by Kristina Derro
Veterans Disability Lawyer
The United States Court of Appeals for the Ninth Circuit unleashed its fury on the VA last week in a decision where the judges ruled that the “unchecked incompetence” by the VA had led to poor mental health care and slow processing of disability claims for veterans. Two nonprofit organizations, Veterans United for Truth and Veterans for Common Sense, filed a lawsuit seeking to force VA to make changes to the way it treats veterans with mental health disabilities and handles compensation claims.
The Ninth Circuit agreed with the plaintiffs’ case that the VA must put mental health initiatives into effect throughout the entire system and change the way it adjudicates disability compensation claims in its various regional offices. The Court cited to statistics that it often takes weeks for a suicidal veteran to get a first appointment at a VA and that it often takes VA an average of four years to fully provide the mental health benefits owed to veterans.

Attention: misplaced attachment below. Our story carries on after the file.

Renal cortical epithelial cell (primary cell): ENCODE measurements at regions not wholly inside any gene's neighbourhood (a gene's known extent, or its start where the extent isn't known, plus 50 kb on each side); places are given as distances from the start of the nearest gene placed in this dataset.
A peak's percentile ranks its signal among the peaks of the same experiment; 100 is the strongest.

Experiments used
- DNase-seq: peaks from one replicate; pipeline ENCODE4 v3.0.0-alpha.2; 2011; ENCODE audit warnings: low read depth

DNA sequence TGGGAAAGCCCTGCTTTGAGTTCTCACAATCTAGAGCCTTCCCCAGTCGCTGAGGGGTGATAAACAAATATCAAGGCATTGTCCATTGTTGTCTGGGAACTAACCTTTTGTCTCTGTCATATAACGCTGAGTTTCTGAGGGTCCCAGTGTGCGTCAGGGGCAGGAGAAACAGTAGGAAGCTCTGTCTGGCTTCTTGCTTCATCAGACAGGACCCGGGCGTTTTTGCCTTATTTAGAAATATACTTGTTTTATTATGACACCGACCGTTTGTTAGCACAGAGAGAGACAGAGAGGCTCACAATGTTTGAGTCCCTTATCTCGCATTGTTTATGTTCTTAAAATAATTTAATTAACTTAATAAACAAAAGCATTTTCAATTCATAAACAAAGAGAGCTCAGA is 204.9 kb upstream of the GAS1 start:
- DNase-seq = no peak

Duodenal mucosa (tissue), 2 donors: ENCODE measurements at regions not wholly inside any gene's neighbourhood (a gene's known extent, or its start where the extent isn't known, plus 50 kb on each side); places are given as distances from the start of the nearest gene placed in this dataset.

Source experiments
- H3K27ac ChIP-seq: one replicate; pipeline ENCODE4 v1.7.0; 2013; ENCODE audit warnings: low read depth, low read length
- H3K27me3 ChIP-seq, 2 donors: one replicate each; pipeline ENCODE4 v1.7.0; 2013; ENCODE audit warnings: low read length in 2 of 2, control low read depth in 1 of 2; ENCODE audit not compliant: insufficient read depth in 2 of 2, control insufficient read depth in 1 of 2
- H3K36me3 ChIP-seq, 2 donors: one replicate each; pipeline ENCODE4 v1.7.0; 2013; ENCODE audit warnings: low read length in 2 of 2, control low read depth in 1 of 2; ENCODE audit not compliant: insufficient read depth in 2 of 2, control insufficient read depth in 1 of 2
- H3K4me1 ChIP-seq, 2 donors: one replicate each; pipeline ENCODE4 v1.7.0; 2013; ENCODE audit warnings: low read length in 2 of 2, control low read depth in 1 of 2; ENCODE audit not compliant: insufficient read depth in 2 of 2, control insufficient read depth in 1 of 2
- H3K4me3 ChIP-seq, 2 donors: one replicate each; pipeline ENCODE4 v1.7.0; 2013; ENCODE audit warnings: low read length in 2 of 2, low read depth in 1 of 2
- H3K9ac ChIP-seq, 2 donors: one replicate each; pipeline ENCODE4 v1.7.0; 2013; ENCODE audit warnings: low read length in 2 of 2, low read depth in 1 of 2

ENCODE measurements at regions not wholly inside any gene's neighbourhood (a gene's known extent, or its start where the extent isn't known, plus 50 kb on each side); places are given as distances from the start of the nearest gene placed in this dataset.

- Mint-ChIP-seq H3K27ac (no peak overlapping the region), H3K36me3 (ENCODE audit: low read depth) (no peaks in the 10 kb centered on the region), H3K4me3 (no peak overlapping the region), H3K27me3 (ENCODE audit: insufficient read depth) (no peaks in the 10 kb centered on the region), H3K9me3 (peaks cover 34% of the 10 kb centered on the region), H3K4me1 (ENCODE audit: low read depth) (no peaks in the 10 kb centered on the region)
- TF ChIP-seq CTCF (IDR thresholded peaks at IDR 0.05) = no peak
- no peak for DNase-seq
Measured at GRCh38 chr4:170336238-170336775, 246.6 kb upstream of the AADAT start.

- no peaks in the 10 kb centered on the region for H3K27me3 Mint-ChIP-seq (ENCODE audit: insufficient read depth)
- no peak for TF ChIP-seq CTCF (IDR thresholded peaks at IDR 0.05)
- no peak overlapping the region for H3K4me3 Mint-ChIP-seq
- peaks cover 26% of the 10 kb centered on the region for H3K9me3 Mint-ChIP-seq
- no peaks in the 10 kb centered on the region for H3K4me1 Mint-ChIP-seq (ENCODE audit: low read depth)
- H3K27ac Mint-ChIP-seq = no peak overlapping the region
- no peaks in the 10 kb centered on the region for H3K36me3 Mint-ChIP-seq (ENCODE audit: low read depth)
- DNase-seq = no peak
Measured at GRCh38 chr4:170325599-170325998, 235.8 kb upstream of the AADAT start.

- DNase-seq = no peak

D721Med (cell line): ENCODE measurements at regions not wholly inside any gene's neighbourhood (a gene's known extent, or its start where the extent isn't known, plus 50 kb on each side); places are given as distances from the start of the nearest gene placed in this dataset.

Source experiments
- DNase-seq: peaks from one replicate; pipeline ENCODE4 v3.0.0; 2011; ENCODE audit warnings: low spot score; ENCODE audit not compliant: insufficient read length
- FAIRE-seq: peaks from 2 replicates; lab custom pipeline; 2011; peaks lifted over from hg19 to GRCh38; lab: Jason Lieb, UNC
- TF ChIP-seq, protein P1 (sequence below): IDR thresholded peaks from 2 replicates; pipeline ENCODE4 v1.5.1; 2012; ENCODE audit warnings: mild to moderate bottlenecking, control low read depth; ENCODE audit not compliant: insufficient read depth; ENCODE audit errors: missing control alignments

During the trial, emails between high-ranking VA officials were entered into evidence, revealing that VA was aware of the high suicide rates among veterans and that it harbored a desire to keep quiet the number of veterans under its care who attempt suicide. The Ninth Circuit opinion stated that “[n]o more veterans should be compelled to agonize or perish while the government fails to perform its obligation”. The Court found that there were no suicide prevention officers at any of the VA’s 800 community-based outpatient clinics, the screening for suicide by the VA was not rigorous, and that 70% of VA medical centers did not have systems to track potentially suicidal veterans.
The Ninth Circuit also wrote a scathing opinion regarding the way VA handled disability compensation claims. The opinion noted that the processing of an initial claim usually took longer than the 120-day goal set by the VA itself, and that regional offices take more than a year to certify appealed claims which the Court found was “a merely ministerial act”. The Court found that no official with VA “was able to provide the court with a sufficient justification for the delays”.
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